While dentures are a more affordable option, many patients hate them because they’re not anchored. At your age, dentures would be disastrous. There’s a condition known as facial collapse that will become an inevitability for you. When your teeth are removed, your body recognizes there is no longer a need for your jawbone to support the roots of your teeth. To that end, it removes the minerals in your jawbone to use elsewhere in your body where they may be more beneficial. Unfortunately, that means losing jawbone structure. Before long, you won’t have enough jawbone left to retain your dentures.

You may be feeling doomed right now, but there are options. The first one is the most important. I want you to get a second opinion. I can’t imagine, unless you just haven’t taken care of your teeth AT ALL, that at least some of your teeth cannot be saved. The more teeth you save, the better your outcome and the less money you’ll have to spend on replacements. It might be you won’t have to even worry about whether to get dental implants or dentures.

But, let’s plan for the worst. If you get a second opinion and the dentist said there wasn’t a way to save your teeth, don’t despair. It may be possible for you to set up a payment plan with your dentist in order to afford dental implants. Then you wouldn’t have to worry about being doomed to dentures. But, there’s always a possibility that even with the most generous payment plan, it would still be impossible for you.

If that’s the case, a decent option would be to get snap-on dentures. They use as few as two implants which enables you to snap the dentures. While you’re still getting dentures, these have a couple of benefits. First, they’re anchored. You won’t have to worry about them falling out the way traditional dentures do. Second, the areas that have the snaps will not lose jawbone.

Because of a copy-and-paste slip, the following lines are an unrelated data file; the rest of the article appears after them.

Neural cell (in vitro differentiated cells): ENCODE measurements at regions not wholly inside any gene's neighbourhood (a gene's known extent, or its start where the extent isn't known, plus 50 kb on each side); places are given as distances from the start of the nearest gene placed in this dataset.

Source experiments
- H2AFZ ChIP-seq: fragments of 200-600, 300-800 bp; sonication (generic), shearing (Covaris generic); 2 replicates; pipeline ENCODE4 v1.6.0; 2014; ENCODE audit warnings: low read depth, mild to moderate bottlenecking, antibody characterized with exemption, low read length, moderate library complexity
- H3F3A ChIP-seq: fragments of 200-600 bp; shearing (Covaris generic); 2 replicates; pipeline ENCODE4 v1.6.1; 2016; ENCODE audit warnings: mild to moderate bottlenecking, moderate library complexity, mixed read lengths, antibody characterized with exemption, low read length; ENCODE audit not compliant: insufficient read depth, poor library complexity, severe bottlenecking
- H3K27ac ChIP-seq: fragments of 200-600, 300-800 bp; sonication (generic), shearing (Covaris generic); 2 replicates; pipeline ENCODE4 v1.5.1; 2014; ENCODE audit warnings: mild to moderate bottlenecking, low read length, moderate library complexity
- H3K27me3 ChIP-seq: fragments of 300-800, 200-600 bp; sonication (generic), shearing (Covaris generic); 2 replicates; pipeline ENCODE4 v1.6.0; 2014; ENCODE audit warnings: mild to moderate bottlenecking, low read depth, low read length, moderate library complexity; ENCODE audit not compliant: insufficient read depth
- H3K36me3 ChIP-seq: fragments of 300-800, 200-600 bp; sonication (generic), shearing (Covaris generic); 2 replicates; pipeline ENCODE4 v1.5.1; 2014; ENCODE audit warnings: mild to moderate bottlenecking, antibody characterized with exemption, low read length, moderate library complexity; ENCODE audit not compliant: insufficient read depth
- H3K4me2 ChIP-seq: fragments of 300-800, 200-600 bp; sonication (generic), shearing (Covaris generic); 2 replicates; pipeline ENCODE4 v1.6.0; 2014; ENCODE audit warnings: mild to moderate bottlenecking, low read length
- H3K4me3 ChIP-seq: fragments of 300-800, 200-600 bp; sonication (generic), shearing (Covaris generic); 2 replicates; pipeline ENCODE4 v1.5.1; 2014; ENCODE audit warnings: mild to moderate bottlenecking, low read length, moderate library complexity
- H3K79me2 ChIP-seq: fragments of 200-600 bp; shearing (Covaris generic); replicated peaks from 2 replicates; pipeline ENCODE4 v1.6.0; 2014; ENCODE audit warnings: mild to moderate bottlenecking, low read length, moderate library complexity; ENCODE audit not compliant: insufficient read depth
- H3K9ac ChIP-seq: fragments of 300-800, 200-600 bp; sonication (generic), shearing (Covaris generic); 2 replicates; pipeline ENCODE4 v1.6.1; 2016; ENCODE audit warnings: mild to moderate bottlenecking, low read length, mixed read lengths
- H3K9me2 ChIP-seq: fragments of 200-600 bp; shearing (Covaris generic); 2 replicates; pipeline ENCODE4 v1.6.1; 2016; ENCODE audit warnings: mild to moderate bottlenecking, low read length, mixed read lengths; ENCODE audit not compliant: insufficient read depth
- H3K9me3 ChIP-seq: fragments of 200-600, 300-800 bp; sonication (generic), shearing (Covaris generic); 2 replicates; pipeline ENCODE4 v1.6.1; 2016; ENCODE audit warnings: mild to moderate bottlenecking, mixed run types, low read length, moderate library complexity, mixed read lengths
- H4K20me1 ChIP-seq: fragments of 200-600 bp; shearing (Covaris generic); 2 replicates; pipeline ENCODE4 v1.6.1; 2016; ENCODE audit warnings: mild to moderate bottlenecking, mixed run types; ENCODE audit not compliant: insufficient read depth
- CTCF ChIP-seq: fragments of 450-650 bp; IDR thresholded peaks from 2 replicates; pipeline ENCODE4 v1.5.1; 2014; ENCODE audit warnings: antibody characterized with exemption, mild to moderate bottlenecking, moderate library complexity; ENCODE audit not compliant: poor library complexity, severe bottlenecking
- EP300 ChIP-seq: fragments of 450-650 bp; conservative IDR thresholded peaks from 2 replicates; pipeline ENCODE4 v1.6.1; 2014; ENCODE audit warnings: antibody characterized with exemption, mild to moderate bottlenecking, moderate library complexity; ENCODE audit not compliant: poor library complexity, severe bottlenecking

You can do snap-on dentures with as few as two, but this allows you to save up until you can get a decent set of dental implants.

This blog is brought to you by Dr. Randall Burba.

My Dentist Has Me Terrified I’m Going to Be Humiliated

I’m caught between a rock and a hard place. I want dental implants, but can’t afford them. I’m stuck with dentures. But, my dentist keeps telling me these horror stories about people’s dentures falling out in public situations. I’m terrified I’m going to be humiliated. Is this a given? Am I eventually going to be on one of the “funniest videos” shows?

Amanda L.  – Missouri

Amanda,

I think it is unfair for your dentist to try to scare you into a procedure. He’s supposed to tell you the pros and cons of each procedure, but not this way.  This is histrionics.

The real downside to dentures as opposed to dental implants is the loss of jawbone. When your teeth are removed, your body begins reabsorbing the minerals in your jawbone to use elsewhere. Eventually, that causes your jawbone to shrink and your dentures to slip.

Let me say, that takes several years to happen, so you have a couple of options. First, you can get snap-on dentures. While they’re not as ideal as implants, they’re a great option for people in your position. They anchor the dentures to your gums. You can get them as few as two implants. You can get more, of course, but two are the most affordable.

That also helps with your second option. Get dentures (or snap-on dentures) while saving up for implants. You can gradually add more implants as you’re able.

This blog is brought to you by  Dr. Randall Burba.

 

I can’t chew very well with my dentures

I’m hoping you can give me some denture advice. Ever since I’ve got them, it’s been very hard to chew. Is there anything I can do? My dentist says the dentures are fitting properly.

Scott D. – Georgia

Scott,

Even the best fitting dentures will reduce your chewing efficiency by 50%.  That can be discouraging. Ideally, when you need to replace teeth, you’d get dental implants. However, that is not in the budget for all patients and they’re stuck with dentures.

If you’re in that category, you might consider getting snap-on dentures. That will anchor them and help with your chewing efficiency.

You still won’t feel like you did with natural teeth or you would with dental implants, but it will be a significant improvement.

There will be the added benefit of allowing you to retain some of your jawbone. Obviously , the more implants, the better the stability and the more bone will be retained, but as long as you have a minimum of two, you should see some improvement.

This blog is brought to you by Dr. Randall Burba